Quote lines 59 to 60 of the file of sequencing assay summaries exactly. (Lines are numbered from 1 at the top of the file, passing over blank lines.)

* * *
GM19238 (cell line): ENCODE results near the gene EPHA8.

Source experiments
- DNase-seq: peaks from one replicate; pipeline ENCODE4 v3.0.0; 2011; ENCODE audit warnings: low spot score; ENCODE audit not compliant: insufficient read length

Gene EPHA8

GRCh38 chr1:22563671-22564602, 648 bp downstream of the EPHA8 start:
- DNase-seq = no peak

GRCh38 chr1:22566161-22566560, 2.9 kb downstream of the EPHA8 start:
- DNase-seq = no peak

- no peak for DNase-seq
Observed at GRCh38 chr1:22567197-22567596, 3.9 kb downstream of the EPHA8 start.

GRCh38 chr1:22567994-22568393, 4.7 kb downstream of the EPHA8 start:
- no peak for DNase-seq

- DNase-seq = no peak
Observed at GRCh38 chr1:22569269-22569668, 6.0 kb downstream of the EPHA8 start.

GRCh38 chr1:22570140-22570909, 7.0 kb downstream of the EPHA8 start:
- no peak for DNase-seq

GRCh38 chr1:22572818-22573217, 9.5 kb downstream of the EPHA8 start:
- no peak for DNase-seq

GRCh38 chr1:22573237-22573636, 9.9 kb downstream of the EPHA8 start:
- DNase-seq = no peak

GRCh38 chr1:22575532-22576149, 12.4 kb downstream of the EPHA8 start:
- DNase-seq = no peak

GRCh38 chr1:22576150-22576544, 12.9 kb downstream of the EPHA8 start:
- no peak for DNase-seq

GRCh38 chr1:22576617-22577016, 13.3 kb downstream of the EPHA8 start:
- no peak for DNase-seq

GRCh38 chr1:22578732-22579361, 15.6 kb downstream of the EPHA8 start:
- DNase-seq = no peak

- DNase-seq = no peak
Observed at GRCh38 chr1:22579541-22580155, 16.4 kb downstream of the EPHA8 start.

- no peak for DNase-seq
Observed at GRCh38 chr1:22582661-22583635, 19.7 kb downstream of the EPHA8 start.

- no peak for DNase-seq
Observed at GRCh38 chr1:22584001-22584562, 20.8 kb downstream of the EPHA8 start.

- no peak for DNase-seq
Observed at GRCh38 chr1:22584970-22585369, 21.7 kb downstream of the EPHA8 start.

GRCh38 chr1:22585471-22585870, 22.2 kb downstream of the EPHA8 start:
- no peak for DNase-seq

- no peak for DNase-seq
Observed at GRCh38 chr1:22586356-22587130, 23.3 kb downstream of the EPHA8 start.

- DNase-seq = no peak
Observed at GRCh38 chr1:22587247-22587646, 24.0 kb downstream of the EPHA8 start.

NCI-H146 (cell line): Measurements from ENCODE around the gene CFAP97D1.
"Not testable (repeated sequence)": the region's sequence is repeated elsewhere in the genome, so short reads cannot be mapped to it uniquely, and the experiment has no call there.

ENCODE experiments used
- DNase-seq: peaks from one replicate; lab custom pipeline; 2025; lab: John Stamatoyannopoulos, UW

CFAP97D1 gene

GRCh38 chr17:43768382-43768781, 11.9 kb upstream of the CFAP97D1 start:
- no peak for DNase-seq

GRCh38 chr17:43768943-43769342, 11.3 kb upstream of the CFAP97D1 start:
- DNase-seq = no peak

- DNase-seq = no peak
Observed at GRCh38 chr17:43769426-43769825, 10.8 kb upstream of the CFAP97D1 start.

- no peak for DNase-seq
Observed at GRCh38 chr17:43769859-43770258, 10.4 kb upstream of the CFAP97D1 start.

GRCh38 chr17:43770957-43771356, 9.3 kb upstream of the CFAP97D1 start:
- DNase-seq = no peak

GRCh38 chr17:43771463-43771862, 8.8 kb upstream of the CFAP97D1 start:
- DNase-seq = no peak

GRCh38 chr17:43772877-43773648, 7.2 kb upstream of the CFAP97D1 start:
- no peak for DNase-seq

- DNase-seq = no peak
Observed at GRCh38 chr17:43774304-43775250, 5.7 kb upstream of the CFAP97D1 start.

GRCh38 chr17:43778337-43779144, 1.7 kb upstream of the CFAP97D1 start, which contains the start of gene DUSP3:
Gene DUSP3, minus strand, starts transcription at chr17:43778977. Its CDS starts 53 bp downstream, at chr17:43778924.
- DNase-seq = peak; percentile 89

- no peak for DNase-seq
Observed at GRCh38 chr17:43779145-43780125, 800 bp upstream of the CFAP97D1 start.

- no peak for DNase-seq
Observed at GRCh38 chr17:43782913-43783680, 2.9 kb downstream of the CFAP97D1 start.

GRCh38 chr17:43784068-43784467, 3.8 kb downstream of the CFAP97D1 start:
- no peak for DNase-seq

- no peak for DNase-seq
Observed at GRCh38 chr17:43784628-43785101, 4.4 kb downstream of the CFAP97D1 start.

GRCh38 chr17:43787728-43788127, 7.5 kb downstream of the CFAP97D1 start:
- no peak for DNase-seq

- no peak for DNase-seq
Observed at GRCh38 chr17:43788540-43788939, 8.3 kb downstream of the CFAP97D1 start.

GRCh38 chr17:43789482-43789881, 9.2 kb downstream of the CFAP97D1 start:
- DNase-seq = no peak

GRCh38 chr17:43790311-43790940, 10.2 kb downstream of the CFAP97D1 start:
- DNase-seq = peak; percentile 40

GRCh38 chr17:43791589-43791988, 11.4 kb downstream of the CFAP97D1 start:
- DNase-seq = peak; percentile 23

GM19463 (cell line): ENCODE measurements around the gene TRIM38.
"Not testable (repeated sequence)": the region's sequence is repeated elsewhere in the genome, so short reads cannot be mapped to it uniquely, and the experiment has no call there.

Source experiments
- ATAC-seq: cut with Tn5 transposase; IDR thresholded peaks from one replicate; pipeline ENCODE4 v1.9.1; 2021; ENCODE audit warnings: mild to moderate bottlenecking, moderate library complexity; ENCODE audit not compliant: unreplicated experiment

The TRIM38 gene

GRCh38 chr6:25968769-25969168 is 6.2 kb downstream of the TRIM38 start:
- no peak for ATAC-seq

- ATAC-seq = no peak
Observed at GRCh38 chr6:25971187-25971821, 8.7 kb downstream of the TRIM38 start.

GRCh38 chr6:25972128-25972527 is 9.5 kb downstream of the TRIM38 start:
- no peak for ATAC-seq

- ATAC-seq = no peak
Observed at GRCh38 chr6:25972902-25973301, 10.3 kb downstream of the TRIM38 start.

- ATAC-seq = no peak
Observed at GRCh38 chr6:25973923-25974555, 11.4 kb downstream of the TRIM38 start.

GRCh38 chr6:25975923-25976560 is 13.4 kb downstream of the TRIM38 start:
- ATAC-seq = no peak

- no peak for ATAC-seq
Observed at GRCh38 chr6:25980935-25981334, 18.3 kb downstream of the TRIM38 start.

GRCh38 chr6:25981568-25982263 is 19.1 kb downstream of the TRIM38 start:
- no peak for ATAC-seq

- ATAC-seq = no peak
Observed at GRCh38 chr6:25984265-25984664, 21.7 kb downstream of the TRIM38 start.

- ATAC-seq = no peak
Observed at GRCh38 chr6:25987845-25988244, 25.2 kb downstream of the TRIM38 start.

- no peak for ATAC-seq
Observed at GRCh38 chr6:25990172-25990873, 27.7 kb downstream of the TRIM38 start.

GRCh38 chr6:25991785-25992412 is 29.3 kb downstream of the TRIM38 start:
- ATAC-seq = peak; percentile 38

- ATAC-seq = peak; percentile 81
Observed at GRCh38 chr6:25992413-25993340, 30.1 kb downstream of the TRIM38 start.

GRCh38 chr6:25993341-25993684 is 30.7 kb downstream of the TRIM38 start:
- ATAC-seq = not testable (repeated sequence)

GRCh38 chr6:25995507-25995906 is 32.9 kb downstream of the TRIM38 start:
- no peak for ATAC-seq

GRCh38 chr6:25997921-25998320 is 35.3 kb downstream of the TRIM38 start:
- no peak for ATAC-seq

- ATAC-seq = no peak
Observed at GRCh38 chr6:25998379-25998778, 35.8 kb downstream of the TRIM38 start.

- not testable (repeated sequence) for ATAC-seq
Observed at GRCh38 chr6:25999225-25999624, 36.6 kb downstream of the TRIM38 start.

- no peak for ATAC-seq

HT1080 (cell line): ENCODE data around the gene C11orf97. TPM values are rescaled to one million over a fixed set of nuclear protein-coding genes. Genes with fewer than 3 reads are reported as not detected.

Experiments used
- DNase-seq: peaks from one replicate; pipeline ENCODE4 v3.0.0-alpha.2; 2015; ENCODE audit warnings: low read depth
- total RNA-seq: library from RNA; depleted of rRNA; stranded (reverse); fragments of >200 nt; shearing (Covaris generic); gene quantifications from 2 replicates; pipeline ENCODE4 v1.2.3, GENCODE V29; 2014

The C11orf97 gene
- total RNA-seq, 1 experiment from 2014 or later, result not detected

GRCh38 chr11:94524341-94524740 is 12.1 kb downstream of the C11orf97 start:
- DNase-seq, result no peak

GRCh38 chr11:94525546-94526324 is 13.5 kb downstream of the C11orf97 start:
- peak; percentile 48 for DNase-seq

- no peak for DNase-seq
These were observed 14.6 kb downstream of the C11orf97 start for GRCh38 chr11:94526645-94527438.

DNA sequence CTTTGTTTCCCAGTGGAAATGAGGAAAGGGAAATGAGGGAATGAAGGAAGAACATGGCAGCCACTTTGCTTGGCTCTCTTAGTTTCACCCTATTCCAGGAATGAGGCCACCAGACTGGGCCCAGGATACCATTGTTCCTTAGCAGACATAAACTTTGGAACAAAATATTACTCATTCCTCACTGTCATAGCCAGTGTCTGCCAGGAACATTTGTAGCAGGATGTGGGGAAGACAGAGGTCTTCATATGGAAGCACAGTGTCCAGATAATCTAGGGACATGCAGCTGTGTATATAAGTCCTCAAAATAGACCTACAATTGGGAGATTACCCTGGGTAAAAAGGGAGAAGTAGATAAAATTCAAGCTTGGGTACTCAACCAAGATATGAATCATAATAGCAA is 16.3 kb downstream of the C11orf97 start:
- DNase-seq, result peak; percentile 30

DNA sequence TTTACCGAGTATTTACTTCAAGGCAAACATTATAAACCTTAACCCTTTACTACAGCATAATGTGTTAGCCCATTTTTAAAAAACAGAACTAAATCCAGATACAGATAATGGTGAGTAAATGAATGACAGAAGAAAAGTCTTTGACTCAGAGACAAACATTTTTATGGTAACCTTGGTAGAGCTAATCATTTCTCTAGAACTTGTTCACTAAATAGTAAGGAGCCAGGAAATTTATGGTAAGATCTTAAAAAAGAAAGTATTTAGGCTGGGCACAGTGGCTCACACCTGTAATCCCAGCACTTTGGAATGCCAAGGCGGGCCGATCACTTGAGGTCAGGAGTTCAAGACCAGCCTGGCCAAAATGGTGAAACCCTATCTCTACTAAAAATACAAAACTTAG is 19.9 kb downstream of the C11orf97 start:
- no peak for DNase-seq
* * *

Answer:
- DNase-seq = no peak

GRCh38 chr17:43772877-43773648, 7.2 kb upstream of the CFAP97D1 start: